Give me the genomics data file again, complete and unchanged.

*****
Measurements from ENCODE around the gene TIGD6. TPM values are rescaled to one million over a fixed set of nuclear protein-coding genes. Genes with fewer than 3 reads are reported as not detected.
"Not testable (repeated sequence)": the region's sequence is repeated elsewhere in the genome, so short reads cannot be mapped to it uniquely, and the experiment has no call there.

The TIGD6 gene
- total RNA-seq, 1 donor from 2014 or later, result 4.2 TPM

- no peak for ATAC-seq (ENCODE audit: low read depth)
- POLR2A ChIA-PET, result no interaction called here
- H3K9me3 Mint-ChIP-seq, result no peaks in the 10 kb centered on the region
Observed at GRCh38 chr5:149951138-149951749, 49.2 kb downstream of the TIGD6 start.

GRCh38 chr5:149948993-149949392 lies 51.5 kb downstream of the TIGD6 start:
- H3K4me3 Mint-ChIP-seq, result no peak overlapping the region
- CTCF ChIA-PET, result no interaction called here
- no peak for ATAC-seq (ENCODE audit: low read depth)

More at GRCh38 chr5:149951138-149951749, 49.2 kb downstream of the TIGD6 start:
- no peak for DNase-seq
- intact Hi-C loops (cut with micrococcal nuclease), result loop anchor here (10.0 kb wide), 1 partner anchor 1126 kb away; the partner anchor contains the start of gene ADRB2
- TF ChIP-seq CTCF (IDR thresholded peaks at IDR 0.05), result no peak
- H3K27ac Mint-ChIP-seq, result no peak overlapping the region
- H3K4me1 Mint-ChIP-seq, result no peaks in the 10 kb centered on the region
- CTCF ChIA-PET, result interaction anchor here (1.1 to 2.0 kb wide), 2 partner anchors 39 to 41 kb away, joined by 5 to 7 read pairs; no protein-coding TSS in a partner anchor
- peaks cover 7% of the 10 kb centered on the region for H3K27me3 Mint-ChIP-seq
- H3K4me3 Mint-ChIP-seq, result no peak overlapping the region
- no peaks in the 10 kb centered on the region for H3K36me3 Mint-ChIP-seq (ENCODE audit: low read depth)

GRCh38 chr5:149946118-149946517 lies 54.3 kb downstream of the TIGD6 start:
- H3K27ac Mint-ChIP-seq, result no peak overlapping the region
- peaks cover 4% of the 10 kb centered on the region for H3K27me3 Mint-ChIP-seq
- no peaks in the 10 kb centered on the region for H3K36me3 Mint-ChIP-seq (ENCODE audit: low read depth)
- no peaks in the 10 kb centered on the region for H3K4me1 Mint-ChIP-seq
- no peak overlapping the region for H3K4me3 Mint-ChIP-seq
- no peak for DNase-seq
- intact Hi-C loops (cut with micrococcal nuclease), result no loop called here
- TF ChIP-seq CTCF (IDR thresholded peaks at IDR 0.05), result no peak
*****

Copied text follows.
Measurements from ENCODE around the gene TIGD6. TPM values are rescaled to one million over a fixed set of nuclear protein-coding genes. Genes with fewer than 3 reads are reported as not detected.
"Not testable (repeated sequence)": the region's sequence is repeated elsewhere in the genome, so short reads cannot be mapped to it uniquely, and the experiment has no call there.

The TIGD6 gene
- total RNA-seq, 1 donor from 2014 or later, result 4.2 TPM

- no peak for ATAC-seq (ENCODE audit: low read depth)
- POLR2A ChIA-PET, result no interaction called here
- H3K9me3 Mint-ChIP-seq, result no peaks in the 10 kb centered on the region
Observed at GRCh38 chr5:149951138-149951749, 49.2 kb downstream of the TIGD6 start.

GRCh38 chr5:149948993-149949392 lies 51.5 kb downstream of the TIGD6 start:
- H3K4me3 Mint-ChIP-seq, result no peak overlapping the region
- CTCF ChIA-PET, result no interaction called here
- no peak for ATAC-seq (ENCODE audit: low read depth)

More at GRCh38 chr5:149951138-149951749, 49.2 kb downstream of the TIGD6 start:
- no peak for DNase-seq
- intact Hi-C loops (cut with micrococcal nuclease), result loop anchor here (10.0 kb wide), 1 partner anchor 1126 kb away; the partner anchor contains the start of gene ADRB2
- TF ChIP-seq CTCF (IDR thresholded peaks at IDR 0.05), result no peak
- H3K27ac Mint-ChIP-seq, result no peak overlapping the region
- H3K4me1 Mint-ChIP-seq, result no peaks in the 10 kb centered on the region
- CTCF ChIA-PET, result interaction anchor here (1.1 to 2.0 kb wide), 2 partner anchors 39 to 41 kb away, joined by 5 to 7 read pairs; no protein-coding TSS in a partner anchor
- peaks cover 7% of the 10 kb centered on the region for H3K27me3 Mint-ChIP-seq
- H3K4me3 Mint-ChIP-seq, result no peak overlapping the region
- no peaks in the 10 kb centered on the region for H3K36me3 Mint-ChIP-seq (ENCODE audit: low read depth)

GRCh38 chr5:149946118-149946517 lies 54.3 kb downstream of the TIGD6 start:
- H3K27ac Mint-ChIP-seq, result no peak overlapping the region
- peaks cover 4% of the 10 kb centered on the region for H3K27me3 Mint-ChIP-seq
- no peaks in the 10 kb centered on the region for H3K36me3 Mint-ChIP-seq (ENCODE audit: low read depth)
- no peaks in the 10 kb centered on the region for H3K4me1 Mint-ChIP-seq
- no peak overlapping the region for H3K4me3 Mint-ChIP-seq
- no peak for DNase-seq
- intact Hi-C loops (cut with micrococcal nuclease), result no loop called here
- TF ChIP-seq CTCF (IDR thresholded peaks at IDR 0.05), result no peak